NASCAR has changed its format for qualifying at restrictor-plate tracks as it seeks to find the right combination of generating excitement for fans and awarding starting spots to the most deserving teams and drivers.
With its group qualifying format in February at Daytona International Speedway resulting in drivers trying to fall to the rear of the pack in order to draft and get the best speed, NASCAR will return to a single-car qualifying format starting with the race at Talladega Superspeedway in May.
Each car will get one timed lap, and NASCAR will release the cars in an order that will prevent drafting but could have more than one car on the track at the same time. The 12 drivers with the fastest speeds will advance to a second round, where they will get another single-car, one-lap run to determine the pole and starting positions for the first six rows.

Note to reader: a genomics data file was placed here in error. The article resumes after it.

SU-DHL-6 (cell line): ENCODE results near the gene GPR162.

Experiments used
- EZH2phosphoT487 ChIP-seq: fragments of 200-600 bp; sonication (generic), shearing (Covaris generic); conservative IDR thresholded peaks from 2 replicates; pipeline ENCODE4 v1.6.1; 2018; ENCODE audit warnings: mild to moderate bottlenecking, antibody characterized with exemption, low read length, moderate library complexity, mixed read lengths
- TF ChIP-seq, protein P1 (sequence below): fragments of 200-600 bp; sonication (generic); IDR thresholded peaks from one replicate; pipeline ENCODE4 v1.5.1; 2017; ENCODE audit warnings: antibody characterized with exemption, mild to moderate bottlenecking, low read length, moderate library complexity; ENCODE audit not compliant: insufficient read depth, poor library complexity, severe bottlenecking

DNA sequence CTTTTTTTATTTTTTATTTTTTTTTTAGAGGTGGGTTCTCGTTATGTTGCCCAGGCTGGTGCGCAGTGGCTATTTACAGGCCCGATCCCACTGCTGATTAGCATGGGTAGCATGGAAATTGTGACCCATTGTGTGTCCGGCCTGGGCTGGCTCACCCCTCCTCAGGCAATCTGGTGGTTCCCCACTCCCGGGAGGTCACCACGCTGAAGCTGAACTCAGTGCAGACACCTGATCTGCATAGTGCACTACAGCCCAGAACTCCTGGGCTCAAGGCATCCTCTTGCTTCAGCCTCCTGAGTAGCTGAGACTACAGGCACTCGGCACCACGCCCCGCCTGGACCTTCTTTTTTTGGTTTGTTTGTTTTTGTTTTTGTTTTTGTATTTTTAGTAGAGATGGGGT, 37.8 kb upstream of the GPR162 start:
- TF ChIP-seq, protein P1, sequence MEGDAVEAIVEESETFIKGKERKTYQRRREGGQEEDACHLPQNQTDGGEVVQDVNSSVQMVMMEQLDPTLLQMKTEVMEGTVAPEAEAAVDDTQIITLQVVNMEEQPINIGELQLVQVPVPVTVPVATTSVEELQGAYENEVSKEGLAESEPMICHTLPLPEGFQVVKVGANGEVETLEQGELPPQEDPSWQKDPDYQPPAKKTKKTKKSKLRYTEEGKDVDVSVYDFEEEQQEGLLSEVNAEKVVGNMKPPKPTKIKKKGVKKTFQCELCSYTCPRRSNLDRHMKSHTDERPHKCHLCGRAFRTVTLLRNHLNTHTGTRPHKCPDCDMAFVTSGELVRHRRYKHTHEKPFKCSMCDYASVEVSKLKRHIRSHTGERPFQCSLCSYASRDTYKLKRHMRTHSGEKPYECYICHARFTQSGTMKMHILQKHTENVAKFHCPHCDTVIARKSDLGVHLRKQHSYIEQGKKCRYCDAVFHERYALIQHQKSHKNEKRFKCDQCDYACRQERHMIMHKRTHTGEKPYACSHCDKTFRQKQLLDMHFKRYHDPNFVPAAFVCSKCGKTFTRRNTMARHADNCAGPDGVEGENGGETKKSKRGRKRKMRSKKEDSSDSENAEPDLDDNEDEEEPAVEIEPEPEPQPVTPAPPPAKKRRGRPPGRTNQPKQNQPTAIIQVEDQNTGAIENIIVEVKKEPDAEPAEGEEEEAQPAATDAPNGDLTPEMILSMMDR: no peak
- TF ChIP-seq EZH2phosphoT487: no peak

The new format will eliminate the wrecks and the jockeying in the draft that occurred during Daytona 500 qualifying, a format that was heavily criticized by drivers. It won't take as long, though, as previous two-lap, single-car qualifying sessions at Daytona and Talladega.
NASCAR instituted group qualifying in 2014, and the format has worked well at most tracks except Daytona and Talladega, the high-banked superspeedways where NASCAR requires the use of restrictor plates that significantly reduce air flow through the engine to slow down the cars, and often results in the cars running in one big pack.